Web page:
The tower dates from the 15th century, became ruinous in the 19th century, and was later restored in the 1960’s to its present state. The tower was the occupied by the Jardine family until they moved to a nearby mansion.
The story goes that a miller named Dunty Porteas was locked away in the tower dungeon for some petty reason after he had fell out of favour with Sir Alexander Jardine. Sir Alexander went on an errand to Edinburgh forgetting that the dungeon keys were in his pocket. The poor Miller slowly starved to death, and when the door was opened it was discovered that in his desperation and hunger he had gnawed the flesh from his arms and hands. For years afterwards the ghost of the miller tormented the family with tortuous screams of hunger and pain.
The Jardines in desperation hired an important minister, who carried out an exorcism and finally managed to confine the spirit to the dungeon. The binding was carried out with the aid of a bible that was left near the dungeon and acted as a barrier for Dunty’s restless spirit. The bible was sent to be rebound in Edinburgh in 1710, allowing the millers spirit to roam free and wreak havoc once again, until the bible was returned to its rightful place. Folklore to this day says that of you poke a stick into the dungeon of Spedlins Tower it will come back half-chewed.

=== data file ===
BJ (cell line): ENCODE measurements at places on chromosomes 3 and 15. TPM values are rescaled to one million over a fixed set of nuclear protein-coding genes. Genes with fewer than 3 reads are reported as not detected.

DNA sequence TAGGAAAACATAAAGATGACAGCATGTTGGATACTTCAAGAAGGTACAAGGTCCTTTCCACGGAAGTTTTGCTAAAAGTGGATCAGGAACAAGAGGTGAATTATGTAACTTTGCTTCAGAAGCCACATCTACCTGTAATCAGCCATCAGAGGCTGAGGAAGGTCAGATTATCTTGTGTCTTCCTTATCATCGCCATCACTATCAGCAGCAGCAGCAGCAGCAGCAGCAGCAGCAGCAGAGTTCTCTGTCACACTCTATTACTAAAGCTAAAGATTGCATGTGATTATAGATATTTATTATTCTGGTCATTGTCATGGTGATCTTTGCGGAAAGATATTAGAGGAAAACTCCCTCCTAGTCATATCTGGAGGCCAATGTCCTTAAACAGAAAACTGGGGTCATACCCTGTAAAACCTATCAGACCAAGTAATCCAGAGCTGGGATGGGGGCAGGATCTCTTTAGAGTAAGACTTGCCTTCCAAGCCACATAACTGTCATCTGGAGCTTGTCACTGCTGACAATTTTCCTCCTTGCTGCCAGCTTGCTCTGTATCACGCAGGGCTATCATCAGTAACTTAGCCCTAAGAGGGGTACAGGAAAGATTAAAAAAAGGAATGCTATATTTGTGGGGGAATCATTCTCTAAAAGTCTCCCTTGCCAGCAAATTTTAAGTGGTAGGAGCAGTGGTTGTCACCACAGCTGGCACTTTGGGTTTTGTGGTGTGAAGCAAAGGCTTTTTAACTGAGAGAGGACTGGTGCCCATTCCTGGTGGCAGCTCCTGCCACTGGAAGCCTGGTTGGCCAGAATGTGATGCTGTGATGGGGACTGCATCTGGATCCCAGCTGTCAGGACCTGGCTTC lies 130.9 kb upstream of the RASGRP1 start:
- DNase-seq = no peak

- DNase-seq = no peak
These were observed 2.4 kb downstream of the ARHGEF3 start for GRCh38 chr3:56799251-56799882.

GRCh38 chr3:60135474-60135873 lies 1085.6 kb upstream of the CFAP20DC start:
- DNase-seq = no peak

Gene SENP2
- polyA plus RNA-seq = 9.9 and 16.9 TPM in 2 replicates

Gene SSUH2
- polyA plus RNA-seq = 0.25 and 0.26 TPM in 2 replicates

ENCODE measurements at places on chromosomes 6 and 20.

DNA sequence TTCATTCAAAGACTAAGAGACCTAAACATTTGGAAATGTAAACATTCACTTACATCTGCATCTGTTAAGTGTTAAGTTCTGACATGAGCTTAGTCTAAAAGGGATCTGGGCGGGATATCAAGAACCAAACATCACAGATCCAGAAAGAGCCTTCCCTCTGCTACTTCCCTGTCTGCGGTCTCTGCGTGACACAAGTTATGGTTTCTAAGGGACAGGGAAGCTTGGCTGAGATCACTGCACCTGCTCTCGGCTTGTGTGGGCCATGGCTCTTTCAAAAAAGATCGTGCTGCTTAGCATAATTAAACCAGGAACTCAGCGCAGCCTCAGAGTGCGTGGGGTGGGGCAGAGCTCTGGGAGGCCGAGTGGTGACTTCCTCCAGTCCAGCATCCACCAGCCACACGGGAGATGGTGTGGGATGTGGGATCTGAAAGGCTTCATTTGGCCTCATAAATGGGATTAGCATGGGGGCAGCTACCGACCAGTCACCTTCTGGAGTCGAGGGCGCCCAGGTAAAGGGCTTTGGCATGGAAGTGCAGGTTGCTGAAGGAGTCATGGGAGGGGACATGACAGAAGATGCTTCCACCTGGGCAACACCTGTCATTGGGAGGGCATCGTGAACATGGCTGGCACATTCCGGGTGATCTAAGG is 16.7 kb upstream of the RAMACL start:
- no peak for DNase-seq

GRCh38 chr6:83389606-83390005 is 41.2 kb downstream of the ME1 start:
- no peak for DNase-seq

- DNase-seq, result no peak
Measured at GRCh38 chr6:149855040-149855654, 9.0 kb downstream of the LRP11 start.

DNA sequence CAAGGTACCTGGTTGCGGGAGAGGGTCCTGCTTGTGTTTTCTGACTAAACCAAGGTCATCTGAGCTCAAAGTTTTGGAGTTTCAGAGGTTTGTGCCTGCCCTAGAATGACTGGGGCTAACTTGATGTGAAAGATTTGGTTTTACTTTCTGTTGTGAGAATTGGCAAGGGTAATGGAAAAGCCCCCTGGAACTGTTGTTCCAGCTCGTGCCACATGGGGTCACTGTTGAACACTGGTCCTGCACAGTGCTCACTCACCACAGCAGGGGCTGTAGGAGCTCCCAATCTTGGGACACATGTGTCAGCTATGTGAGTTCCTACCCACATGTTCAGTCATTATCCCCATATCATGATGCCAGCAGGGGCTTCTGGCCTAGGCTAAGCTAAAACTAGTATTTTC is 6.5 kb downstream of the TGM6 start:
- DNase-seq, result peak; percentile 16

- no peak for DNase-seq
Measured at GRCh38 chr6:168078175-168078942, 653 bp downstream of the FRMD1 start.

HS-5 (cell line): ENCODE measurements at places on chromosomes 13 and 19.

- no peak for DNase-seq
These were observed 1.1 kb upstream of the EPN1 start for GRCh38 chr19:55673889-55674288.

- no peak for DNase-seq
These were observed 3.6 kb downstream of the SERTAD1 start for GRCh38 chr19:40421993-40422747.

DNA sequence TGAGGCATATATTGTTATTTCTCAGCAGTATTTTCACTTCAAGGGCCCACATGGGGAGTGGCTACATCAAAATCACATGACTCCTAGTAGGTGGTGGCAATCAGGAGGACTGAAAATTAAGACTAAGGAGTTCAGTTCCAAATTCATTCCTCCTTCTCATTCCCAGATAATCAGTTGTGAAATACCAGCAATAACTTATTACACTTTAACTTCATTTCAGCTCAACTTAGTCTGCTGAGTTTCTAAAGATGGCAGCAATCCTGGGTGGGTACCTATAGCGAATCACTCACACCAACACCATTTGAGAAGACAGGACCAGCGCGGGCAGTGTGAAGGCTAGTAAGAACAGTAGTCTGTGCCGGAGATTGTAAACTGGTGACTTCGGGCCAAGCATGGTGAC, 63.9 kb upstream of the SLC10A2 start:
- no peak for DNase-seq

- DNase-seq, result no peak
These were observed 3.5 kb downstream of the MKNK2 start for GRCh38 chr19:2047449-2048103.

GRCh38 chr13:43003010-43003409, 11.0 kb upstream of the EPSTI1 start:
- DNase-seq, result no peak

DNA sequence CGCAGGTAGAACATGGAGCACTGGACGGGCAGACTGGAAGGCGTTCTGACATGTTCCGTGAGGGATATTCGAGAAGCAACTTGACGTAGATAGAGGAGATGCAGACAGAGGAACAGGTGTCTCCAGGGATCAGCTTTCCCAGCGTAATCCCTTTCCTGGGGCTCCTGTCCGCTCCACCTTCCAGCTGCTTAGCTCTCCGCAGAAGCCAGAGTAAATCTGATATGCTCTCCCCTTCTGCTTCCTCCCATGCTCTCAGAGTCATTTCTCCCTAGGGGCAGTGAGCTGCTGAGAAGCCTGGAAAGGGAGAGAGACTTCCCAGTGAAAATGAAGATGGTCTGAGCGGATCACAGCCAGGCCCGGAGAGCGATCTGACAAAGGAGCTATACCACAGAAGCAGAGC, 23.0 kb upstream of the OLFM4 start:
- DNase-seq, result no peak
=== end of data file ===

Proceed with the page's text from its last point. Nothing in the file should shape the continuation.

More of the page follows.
The ghost of Porteus moved with the Jardine family in the 19th century when the abandoned the castle for a more comfortable mansion, which has since been demolished. The story may date to the early 17th century, as the bible – which was once on show – dated to 1634. The story appears in ‘The Antiquities of Scotland’ Francis Grose 1789.